Clinical Review

Using Dashboard Technology to Monitor Overdose Risk

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By identifying veterans who are receiving high-dose opioid prescriptions and who have risk factors for suicide, VISN 22 providers were able to intervene to mitigate the risk of accidental or intentional overdose.



On October 10, 2013, a Congressional hearing was held to address the issue of opioid medication prescribing within VHA facilities and clinics (House Veteran Affairs Subcommittee hearing “Between Peril and Promise: Facing the Dangers of VA’s Skyrocketing Use of Prescription Painkillers to Treat Veterans”). Several individuals testified, including the widows of 2 veterans; both their husbands had overdosed on prescribed opioid medications. One husband had been taking as many as 15 pills a day and was additionally prescribed oxycodone/acetaminophen, which led to his death.1

Alongside the widows were 2 veterans who had been treated for chronic back pain injuries sustained before and during deployment in Iraq. Both had been prescribed several pain medications, including oxycodone/acetaminophen, methadone, and morphine. One reported that as his pain increased, his doctors continued to provide him additional prescriptions; at one point he had more than 13 prescriptions and could no longer work from being so “doped up.”1

In the past 2 decades, health care professionals (HCPs) have placed greater emphasis on chronic pain management. As a result, the rate of opioid medication prescribing has increased dramatically. Since 1994, the number of opioid medication prescriptions has nearly doubled; this change has been accompanied by an increase in opioid misuse, which has resulted in accidental or intentional overdose and death.2

Based on a recent National Institute on Drug Abuse (NIDA) report, the greatest impact has been on armed forces personnel.3 Prescriptions for pain relievers quadrupled between 2001 and 2009 to almost 3.8 million within the military population. Although civilian populations are more likely to abuse illicit drugs, military personnel are at particular risk of prescription abuse, including opioid medications.3 In 2008, 11% of armed forces service members reported misusing prescription drugs, with opioid medications being the most abused. This is an approximate 5- to 6-fold increase since 2002 (2% reported misuse in 2002).3 Particularly concerning is the associated rise in suicide rates among armed forces personnel, which surpassed civilian suicide rates in 2004. In 2009, one-third of suicides among armed forces personnel involved prescription drugs.3

Certain patient characteristics or factors are related to greater overdose risk. These risk factors include prescription dosage and frequency, history of suicide attempts or self-harm behavior, history of depression or posttraumatic stress disorder (PTSD) among other mental health-related diagnoses, a history of substance and/or alcohol abuse, and within the context of opioid medication use, the concurrent use of other central nervous system (CNS) depressants.4,5 Additionally, the stresses of deployment during wartime, physical injuries sustained in combat, and the unique military culture play a particularly important role in access to substances with high abuse potential and the subsequent development of substance abuse.3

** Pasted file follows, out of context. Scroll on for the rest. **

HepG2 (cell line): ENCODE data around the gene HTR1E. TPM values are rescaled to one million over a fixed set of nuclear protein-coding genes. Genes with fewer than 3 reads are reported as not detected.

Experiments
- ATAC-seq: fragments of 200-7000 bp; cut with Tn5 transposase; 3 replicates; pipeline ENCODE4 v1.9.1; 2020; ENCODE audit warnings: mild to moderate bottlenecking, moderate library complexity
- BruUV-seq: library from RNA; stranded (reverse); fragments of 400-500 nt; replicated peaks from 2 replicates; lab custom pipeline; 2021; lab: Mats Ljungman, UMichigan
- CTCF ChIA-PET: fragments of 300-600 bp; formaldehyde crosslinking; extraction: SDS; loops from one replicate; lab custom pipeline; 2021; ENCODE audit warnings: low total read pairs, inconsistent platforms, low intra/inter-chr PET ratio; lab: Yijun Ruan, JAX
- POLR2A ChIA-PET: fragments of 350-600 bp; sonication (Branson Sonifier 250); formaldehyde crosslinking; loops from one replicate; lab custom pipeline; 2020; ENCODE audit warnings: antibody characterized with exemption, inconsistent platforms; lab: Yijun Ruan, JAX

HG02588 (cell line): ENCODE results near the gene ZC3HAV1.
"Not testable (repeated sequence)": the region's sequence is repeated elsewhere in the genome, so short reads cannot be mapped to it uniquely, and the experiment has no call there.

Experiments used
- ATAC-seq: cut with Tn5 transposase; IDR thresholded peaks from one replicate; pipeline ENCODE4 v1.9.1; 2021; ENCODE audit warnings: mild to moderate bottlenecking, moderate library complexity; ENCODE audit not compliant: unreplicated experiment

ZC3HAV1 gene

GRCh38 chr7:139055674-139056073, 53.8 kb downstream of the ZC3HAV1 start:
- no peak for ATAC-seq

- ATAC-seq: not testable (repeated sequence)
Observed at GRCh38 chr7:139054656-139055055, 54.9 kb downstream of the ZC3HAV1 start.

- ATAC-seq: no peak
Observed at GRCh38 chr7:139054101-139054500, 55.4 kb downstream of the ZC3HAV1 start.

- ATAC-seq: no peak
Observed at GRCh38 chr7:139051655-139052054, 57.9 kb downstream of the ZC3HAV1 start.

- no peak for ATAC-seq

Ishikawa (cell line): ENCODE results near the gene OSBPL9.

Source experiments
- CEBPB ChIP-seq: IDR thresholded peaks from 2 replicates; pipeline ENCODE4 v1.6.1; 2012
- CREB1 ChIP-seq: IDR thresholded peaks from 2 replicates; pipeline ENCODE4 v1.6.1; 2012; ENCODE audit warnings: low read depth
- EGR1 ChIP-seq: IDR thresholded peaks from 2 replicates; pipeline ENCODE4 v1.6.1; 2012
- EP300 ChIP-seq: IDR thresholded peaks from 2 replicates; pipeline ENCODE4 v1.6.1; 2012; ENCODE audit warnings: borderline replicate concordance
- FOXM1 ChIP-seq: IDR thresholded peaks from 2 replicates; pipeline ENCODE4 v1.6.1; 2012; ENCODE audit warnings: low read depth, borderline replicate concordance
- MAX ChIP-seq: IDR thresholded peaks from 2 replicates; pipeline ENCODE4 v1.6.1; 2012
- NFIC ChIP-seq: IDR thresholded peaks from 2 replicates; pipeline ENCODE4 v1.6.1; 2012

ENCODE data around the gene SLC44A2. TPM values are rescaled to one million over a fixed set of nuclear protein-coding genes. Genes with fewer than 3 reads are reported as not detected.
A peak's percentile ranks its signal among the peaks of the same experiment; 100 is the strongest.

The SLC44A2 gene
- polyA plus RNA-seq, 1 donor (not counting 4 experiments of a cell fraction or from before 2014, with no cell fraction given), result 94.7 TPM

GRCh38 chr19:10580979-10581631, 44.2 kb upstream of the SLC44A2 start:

Opioid Use and Risk Factors

More than 3% of adults in the U.S. are now receiving opioid medications for chronic noncancer pain.6 Substance abuse among patients with chronic pain ranges from 14% to 40%.5 Prescription opioid medications are the fastest growing drugs of abuse and the most common cause of unintentional overdose in the U.S.4 About 17,000 deaths occur each year as a result of prescription opioid medication overdose.7 Opioid medication-related overdose deaths began to increase in the early 2000s and continue to increase. Between 1999 and 2007, the rate of unintentional overdose-related deaths in the U.S. increased by 124%, largely due to the increase of prescription opioid medications.8

High-Dose Opioid Medication Use

A study by Dunn and colleagues found that patients receiving higher doses of prescribed opioid medications were at an increased risk of overdose.6 Patients receiving 50 mg to 99 mg morphine equivalent daily dose (MEDD) had a 3.7-fold increase in overdose risk (0.7% annual overdose rate) as compared with patients who received < 50 mg MEDD (0.2% annual overdose rate). Patients receiving ≥ 100 mg MEDD had a 1.8% annual overdose rate and a 9.8-fold increase in overdose risk as compared with patients who received < 50 mg MEDD. Overall, 51 patients experienced ≥ 1 overdose event, 40 of whom experienced fatal or serious overdoses and 6 of whom attempted suicide. Patients receiving the highest doses were male, current smokers, and had a history of depression and substance abuse.6 Similarly, a study by Bohnert and colleagues found that opioid medication overdose was most likely to occur in those patients with psychiatric and substance use disorders compared with patients who had no psychiatric illness history.8


Mood disorders are common in people with chronic pain.4,5,9,10 In particular, patients with a history of depression are more likely to receive chronic opioid medication prescriptions and are at a higher risk for opioid medication abuse. A substance abuse history is the most consistent predictor of both chronic opioid medication use and abuse. However, depression without substance abuse is significantly associated with 2 forms of opioid medication abuse: self-medication for stress or sleep and overmedication (using a higher dose than prescribed). More severe cases of depression show a stronger association for potential abuse.4


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